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The present is in the field of cosmetic spray products and methods of generating sprays. In particular, the invention concerns the generation of a spray from a liquid cosmetic composition without the use of a volatile propellant.
Cosmetic spray devices of the prior art have utilised a variety of means for creating the spray. A widely used option has been to formulate a liquid cosmetic composition with a volatile propellant, such as a liquefied hydrocarbon or chlorofluorocarbon. However, it is increasingly recognised that the addition to the atmosphere of VOCs/greenhouse gases may have detrimental environmental consequences and alternative means of spray generation have been sought.
As an alternative to the use of a volatile propellant, mechanical pressure may be used to expel a liquid cosmetic composition through a nozzle, thereby creating a cosmetic spray. Currently marketed cosmetic spray devices that operate in this manner are squeeze sprays and trigger sprays. Unfortunately, such devices tend not to produce good quality sprays, partly as a result of limited pressure that may be applied to the composition. The poor spray quality often results in poor sensory properties on application to the human body.
Higher pressures may be generating by spring-driven mechanisms. Devices incorporating such mechanisms have been used as ‘inhalers’, intended for the delivery of medicaments via the respiratory tract. Such devices are described in U.S. Pat. No. 5,331,954 (1994, Novo Nordisk, A/S), U.S. Pat. No. 6,109,479 (2000, Bespak plc), and WO 91/14468 (1991, Dunne Miller Weston Ltd.) together with references cited therein.
Unfortunately, these publications contain no description of how a cosmetic spray suitable for application to the surface of the human body might be generated. The devices described in these publications operate at pressures that are higher than would be desired in a cosmetic spray applicator and/or would not deliver the spray at sufficient rate or spray quality for cosmetic application.
In a first aspect of the present invention, there is provided a method of spraying a liquid cosmetic composition onto the surface of the human body comprising:
In a second aspect of the present invention, there is provided a product comprising a free-flowing liquid cosmetic composition and a hand-held spraying device suitable for spraying the same onto the human body, said device comprising a pre-atomisation chamber for the cosmetic composition, a means for subjecting the cosmetic composition to a pressure of from 1.0 to less than 5.0 MPa, a transfer conduit for the cosmetic composition leading from the pre-atomisation chamber to a swirl chamber, the swirl chamber having a 100-200 micron outlet nozzle for the spray created from the cosmetic composition.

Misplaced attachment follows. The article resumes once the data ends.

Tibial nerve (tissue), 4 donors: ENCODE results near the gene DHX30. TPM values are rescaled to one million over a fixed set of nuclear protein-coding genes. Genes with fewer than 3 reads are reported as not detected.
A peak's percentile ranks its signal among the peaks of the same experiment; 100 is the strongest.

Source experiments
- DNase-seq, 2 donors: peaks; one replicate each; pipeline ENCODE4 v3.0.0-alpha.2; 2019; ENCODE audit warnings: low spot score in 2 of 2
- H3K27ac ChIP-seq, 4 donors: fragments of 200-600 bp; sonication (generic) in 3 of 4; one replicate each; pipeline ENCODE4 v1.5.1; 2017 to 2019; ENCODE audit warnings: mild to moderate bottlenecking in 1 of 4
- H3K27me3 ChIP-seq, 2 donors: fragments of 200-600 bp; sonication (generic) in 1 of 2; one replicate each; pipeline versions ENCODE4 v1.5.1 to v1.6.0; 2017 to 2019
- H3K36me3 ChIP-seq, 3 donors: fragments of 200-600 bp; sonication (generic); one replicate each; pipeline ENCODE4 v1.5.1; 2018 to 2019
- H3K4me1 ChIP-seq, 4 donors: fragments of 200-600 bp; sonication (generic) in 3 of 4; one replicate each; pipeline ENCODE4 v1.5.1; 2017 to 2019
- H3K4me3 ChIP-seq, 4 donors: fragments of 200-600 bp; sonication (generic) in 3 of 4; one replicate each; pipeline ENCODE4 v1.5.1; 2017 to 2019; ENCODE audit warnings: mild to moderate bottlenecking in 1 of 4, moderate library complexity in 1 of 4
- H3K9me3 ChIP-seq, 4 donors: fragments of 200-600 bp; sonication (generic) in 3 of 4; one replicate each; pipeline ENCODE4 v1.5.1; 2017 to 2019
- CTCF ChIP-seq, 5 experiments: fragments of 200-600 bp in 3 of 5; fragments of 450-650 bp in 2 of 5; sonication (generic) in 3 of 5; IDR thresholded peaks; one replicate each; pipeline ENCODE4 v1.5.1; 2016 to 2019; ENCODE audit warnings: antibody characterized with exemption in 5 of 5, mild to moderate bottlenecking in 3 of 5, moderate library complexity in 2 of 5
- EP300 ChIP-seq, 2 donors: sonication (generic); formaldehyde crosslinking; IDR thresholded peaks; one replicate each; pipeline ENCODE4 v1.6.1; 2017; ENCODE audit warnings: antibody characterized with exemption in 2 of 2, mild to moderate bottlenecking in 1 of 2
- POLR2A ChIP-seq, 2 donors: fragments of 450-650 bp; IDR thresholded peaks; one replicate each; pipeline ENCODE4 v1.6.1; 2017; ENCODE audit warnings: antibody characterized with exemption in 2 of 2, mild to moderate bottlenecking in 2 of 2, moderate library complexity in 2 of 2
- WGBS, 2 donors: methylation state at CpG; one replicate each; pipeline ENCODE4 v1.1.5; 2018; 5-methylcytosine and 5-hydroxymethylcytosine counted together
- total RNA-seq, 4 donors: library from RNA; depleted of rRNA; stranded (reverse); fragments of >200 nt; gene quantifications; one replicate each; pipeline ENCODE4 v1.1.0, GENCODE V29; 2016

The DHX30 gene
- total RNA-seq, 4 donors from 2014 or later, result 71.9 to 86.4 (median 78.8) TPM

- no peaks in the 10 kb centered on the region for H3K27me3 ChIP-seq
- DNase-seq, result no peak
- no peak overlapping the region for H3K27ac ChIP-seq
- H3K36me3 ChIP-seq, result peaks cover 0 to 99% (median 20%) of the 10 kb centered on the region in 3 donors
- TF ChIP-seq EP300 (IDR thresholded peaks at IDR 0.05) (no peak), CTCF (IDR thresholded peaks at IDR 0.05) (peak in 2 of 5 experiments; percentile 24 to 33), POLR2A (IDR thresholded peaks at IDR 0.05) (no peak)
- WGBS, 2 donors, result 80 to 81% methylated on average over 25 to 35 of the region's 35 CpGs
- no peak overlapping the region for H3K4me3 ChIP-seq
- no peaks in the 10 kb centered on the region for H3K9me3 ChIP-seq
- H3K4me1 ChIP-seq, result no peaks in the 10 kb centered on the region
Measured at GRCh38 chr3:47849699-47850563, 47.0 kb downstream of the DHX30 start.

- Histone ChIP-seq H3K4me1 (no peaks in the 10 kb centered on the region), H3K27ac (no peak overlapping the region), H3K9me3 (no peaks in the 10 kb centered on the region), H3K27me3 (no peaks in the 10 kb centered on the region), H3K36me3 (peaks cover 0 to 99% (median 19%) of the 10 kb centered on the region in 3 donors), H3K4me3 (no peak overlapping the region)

Throughout this specification, references to application to the surface of the human body should be understood to mean application to the skin and/or hair exclusively.
Preferably, such application should be direct. The products and methods of the present invention are particularly suited for application to the human skin.
The present invention describes a method of creating a cosmetic spray that has good sensory properties on application to the human body, without the use of a volatile propellant. The good sensory properties result from the good spray quality attained by the combination of suitable device components and suitable mechanical pressurisation as described herein. In addition, the invention enables the cosmetic spray to be applied to the surface of the human body at a flow rate that is appropriate.
The benefit of appropriate flow rate and good spray quality is of great advantage in the application of liquid cosmetic compositions to the surface of the human body. Consumers greatly desire the often rapid application of product achievable at appropriate flow rates and the good spray quality gives a sensory or “comfort in use” benefit. Poor quality sprays, comprising large droplets, often feel cold and wet on application to the human body, whereas sprays produced according to the present invention have good sensory properties.
The mechanical pressurisation of the liquid cosmetic composition requires mechanical force to be applied to the composition in some way. It is not sufficient that the composition is put under pressure merely by the presence of a liquified volatile propellant as a component of the composition. Indeed, it is preferred that the composition does not comprise such a component. The pressure generated must be at least 1.0 MPa, preferably at least 1.5 MPa, and more preferably at least 2.0 MPa; yet the maximum pressure must be less than 5.0 MPa, preferably no higher than 4.5 MPa, and more preferably no higher than 3.5 MPa.